Already high pump prices are expected to rise again next week, with diesel going up P3.92, gasoline P0.59, and kerosene by as much as P4.66 a liter as world oil prices remain volatile, industry sources said Thursday.
On Tuesday, June 7, oil firms implemented price hikes of P6.55 per liter for diesel, P2.70 per liter for gasoline and P5.45 per liter for kerosene.
This prompted the government to approve a provisional P1 increase of the minimum fare for public utility jeepneys in Metro Manila and Regions 3 and 4, raising it to P10, even as the Department of Energy said there was no relief in sight from the constant increases.
But amid talk that the incoming Marcos administration would revive the Oil Price Stabilization Fund (OPSF) to shield consumers from wild fluctuations in the price of fuel, one industry group said it would oppose such moves.
“We maintain that the government’s money is better spent elsewhere in delivering essential services,” Philippine Institute of Petroleum (PIP) executive director Raffy Capinpin said during a webinar organized by the Philippine Institute of Development Studies (PIDS) on the risks of reviving the OPSF.
At the same event, Adoracion Navarro of PIDS said reviving the OPSF would be “anti-poor” in at least three respects.
“The price smoothing through the OPSF will not send the correct signal that consumers should reduce their consumption during seasons of very high international petroleum prices, and given that it is usually the rich who consume a higher volume of petroleum, the subsidy from the OPSF will disproportionately benefit the rich more than the poor,” Navarro said.
She said that based on experience, the government is not good at getting the right smoothed price (e.g., the government cannot stick to the correct price when political pressures mount), managing the fund, and controlling the deficits of the fund.
“Reviving the OPSF will likely result in the national government having to bail out the special fund using the general fund, displacing funding for anti-poverty programs in the process,” Navarro said.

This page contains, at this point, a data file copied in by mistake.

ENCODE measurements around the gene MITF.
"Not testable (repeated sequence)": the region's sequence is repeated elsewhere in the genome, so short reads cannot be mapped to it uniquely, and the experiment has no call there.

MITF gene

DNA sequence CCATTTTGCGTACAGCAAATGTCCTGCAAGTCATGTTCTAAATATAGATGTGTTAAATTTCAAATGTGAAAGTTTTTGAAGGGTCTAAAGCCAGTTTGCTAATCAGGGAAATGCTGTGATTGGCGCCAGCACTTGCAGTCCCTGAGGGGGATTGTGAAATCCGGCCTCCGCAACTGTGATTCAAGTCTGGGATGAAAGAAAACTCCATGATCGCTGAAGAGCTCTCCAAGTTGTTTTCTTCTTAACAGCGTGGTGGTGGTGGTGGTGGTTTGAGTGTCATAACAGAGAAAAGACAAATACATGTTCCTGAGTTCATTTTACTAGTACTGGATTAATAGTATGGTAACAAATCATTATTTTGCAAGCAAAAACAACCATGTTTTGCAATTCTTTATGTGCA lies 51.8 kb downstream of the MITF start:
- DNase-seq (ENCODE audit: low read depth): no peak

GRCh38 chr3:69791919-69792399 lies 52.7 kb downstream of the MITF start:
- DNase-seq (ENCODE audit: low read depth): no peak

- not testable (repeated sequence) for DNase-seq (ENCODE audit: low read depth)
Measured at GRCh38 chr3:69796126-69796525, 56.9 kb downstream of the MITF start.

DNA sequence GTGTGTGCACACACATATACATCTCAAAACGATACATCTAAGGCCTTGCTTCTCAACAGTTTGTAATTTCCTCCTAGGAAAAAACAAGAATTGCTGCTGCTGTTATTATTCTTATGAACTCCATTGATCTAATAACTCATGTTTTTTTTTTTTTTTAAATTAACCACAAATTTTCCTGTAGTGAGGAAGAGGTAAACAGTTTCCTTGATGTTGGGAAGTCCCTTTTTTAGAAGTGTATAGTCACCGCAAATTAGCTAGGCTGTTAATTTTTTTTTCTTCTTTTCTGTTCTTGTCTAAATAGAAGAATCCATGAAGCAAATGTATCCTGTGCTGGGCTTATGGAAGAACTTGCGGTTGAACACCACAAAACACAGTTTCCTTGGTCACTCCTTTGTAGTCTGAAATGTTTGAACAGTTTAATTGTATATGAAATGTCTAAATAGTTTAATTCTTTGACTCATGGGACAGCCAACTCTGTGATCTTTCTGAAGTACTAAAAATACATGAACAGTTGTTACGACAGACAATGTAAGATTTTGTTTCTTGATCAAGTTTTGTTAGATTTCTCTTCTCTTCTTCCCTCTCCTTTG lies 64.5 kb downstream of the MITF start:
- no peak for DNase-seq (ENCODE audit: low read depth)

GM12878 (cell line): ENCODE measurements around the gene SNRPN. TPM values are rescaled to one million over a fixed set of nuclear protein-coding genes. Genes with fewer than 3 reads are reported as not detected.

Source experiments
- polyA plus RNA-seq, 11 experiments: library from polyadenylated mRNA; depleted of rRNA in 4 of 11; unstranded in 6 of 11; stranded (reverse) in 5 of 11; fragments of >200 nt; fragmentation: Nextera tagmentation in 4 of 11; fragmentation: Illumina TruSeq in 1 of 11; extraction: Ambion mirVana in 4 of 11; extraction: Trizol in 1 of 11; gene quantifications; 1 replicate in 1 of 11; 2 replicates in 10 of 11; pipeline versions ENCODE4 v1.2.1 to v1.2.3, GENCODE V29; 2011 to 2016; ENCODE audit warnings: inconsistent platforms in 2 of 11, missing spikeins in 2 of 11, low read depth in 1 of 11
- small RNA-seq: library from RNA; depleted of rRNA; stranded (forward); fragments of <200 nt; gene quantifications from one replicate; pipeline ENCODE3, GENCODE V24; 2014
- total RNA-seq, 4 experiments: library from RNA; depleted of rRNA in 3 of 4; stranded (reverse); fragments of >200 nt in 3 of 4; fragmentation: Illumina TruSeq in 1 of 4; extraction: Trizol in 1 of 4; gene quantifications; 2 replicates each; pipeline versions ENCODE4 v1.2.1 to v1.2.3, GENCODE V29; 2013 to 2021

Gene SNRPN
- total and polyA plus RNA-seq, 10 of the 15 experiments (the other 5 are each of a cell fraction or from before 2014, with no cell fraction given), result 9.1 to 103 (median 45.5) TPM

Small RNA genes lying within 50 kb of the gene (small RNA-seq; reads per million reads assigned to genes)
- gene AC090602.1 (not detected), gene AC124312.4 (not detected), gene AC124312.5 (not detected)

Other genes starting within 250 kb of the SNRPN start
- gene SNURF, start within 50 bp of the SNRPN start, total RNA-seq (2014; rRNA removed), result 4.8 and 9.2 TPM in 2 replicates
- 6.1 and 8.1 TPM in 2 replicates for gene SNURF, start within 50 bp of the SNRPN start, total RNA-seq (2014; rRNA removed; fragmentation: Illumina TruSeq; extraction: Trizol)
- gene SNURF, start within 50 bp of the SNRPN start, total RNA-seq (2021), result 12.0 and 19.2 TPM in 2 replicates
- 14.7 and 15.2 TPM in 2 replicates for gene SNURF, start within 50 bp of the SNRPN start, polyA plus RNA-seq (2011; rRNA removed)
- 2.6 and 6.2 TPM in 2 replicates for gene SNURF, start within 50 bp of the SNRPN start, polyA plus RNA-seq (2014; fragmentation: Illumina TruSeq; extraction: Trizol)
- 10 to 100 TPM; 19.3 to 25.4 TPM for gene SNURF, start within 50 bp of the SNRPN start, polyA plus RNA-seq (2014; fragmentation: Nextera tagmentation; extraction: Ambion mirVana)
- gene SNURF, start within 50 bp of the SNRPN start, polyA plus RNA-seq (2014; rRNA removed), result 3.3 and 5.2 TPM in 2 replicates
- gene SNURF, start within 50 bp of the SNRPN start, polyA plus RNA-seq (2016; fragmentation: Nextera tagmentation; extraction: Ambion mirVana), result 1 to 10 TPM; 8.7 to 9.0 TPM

She added that administering the OPSF will be very costly today given that there are many players now in the downstream oil industry, unlike during the OPSF days when there were only the “Big Three.”
“The huge cost will be disproportionately borne by the poor, again because of the to-be-displaced funding for social programs for the poor. The likely delays in reimbursing oil companies may even reverse the competition gains in the medium to long run and discourage investments in expansion or encourage withdrawals of investments, thereby restricting access of the general population to competitively priced petroleum products,” she said.
Capinpin said previous OPSF participants “agree that changes in the funds’ rules and the deviation from its intended purpose” led it to failing to accomplish its objectives and subsequently led to the misuse of funds.
PIP members include Chevron Philippines Inc, Isla LPG Corp., Petron Corp., Pilipinas Shell Petroleum Corp., PTT Philippines Corp., and Total Philippines Corp.
Navarro said programs on targeted assistance to the poor are preferable to the OPSF.
She said the history of the OPSF has shown that this policy instrument did not deliver the objectives, and the lengthy experiment even led to a greater burden on the poor.
Capinpin, meanwhile, said the oil industry will oppose the proposed amendments to the Oil Deregulation Law, particularly increasing the minimum inventory requirement (MIR) for oil products, as this would be “a form of price control.”
“Increasing MIR at best can help assure us that supply of fuel in the Philippines will not be disrupted…The Philippines imports nearly 100 percent of its crude oil and finished petroleum products. As such, we are subject to the volatility of global prices. It is driven primarily by supply and demand. It, in turn, is affected by OPEC production quotas and other seasonal factors and geopolitical tensions,” he said.
Capinpin said increasing the MIR will not lead to lower fuel prices as the industry does not practice inventory-based pricing or pricing products according to the cost of that current inventory.
“The oil players will import products at different times, and different parcel sizes. And then you price that according to inventory, it will cause swings in supply in demand per company and location. That is going to be very messy. It is not going to be reflective of the true cost of the product,” he said.
He said increasing the MIR at any given time for all products may be impossible for all players to implement as it will involve massive capital infusions for land, infrastructure, storage tanks, and inventory cost.
Capinpin said the required investments may find their way to the prevailing prices that are passed on to the consumers.
He said increasing MIR would also raise barriers to entry and discourage new investments. Moreover, he said, the current MIR is already sufficient, and many oil players already exceed this.
On Wednesday, the Department of Energy (DOE) said fuel prices would continue to rise unabated for the next few weeks.
The director of the DOE’s Oil Industry Management Bureau, Rino Abad, said they saw nothing that could offset the price increases.
Abad cited the European Union’s ban against oil imports from Russia, the potential surge of demand for fuel during summer in the Northern Hemisphere, and Russia’s ongoing invasion of Ukraine.
He said recent price rollbacks were due to the lockdowns in China, which are now almost over.